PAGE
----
Fatteshikast Full Marathi Movie Review Leaked by Tamilrokers
Fatteshikast Full Marathi Movie : Fatteshikast (English: Win & lose) is an Indian Marathi language historical period drama film directed by Digpal Lanjekar and produced under the banner of Almonds Creations in association with A A Films. The film stars Chinmay Mandlekar, Mrinal Kulkarni, Sameer Dharmadhikari, along with Ankit Mohan and Mrunmayee Deshpande in supporting roles. The music of the film is composed by Devdutta Manisha Baji and the soundtrack includes devotional song of Sant Shreshth Tukaram Maharaj.
The filming of India’s first historical surgical strike from the period of Chhatrapati Shivaji Maharaj, began on 30 April 2019. It was released on 15 November 2019.
Fatteshikast Review: an entertaining and elaborate adventure film that stimulates interest in the story of Maratha
The film Digpal Lanjekar is well conceived and full of very regional flavors which gives life to this episode of the adventures of King Maratha Shivaji.
India has a long tradition of oral history, where episodes from the lives of kings are celebrated through songs, dramas and stories. Like the legend of King Arthur in Britain, the stories of Shivaji, Rana Sanga and Prithviraj Chauhan in India are too.
Fatteshikast (2019) by Digpal Lanjekar crosses a similar story style by recreating one of the epic battles that established Shivaji as “ the great ”. The film is entertaining, colorful and produced by a cast that supports the story with its performances. The action choreography and the music (amazing and wonderful) are elements that add to the experience.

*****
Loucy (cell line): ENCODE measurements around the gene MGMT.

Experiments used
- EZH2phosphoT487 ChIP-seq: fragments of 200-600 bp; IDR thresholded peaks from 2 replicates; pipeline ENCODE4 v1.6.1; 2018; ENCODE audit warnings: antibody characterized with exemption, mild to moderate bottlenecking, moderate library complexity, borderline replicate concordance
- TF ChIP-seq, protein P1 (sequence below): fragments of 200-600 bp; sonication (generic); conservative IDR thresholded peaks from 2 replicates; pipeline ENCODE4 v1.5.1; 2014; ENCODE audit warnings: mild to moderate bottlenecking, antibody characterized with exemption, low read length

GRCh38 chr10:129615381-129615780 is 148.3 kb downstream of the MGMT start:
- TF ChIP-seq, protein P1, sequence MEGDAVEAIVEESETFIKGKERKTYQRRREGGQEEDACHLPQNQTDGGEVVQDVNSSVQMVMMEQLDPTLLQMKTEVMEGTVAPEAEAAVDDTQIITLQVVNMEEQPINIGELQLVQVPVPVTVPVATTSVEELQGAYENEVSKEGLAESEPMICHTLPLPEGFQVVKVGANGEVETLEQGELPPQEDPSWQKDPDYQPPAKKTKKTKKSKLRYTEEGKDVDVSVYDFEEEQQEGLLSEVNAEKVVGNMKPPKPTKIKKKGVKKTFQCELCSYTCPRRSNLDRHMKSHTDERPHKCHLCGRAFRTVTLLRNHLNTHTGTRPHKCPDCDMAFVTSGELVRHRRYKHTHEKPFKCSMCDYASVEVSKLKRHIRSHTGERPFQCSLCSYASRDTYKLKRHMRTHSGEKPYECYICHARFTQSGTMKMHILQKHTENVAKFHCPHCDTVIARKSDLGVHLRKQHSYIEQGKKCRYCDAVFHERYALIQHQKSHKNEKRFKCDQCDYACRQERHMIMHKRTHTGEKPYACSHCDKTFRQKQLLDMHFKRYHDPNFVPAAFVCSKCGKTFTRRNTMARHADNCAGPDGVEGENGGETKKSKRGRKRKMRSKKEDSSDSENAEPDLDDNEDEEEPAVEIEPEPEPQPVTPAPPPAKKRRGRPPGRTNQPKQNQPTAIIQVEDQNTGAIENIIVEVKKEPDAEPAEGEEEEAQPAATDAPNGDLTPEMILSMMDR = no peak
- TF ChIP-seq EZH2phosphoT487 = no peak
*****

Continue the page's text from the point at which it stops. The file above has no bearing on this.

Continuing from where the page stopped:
The story begins with a style of Inglourious Basterds (2009) interviewed by Namdar Khan (Sameer Dharmadhikari) interviewing villagers near Pune. This sets the backdrop for the entire film. Pune, under the government of Shaista Khan (Anup Soni), fights. The Marathas face the leash, but they cannot attack unless their king Shivaji (Chinmay Mandlekar) escapes the siege of Panhala.
It is in this absence that Lanjekar presents the characters to us. From the master of disguises, Bahirji Naik (Harish Dudhade) to Queen Jijabai (Mrinal Kulkarni) and Yesaji Kank (Ankit Mohan), made up of six players, form the key players in the drama that will unfold. With the king’s return to Rajgadh, the plan for Shaista Khan’s defeat began to take shape.
The strategist pulling the threads of everything is Bahirji Naik. With two informants, Kesar (Mrunmayee Deshpande) and Kisna (Nikhil Raut), inside Khan’s camp, find a way to infiltrate Lal Mahal and launch a command attack.
Lanjekar’s film has a sarcastic style that borders on arrogance for the neutral viewer of history, but it is not history. It is a dramatized narration of a story that has been told hundreds of times. In this, Lanjekar manages to make it entertaining while keeping it real.
He does this by bringing in a large number of characters who bring to life the intelligence and regional style of the Maratha Empire. From the beloved jungle Tanaji Malusare (Ajay Purkar) to the brilliant Kesar and Yesaji, the interaction of these characters brings the drama in which they are involved to life.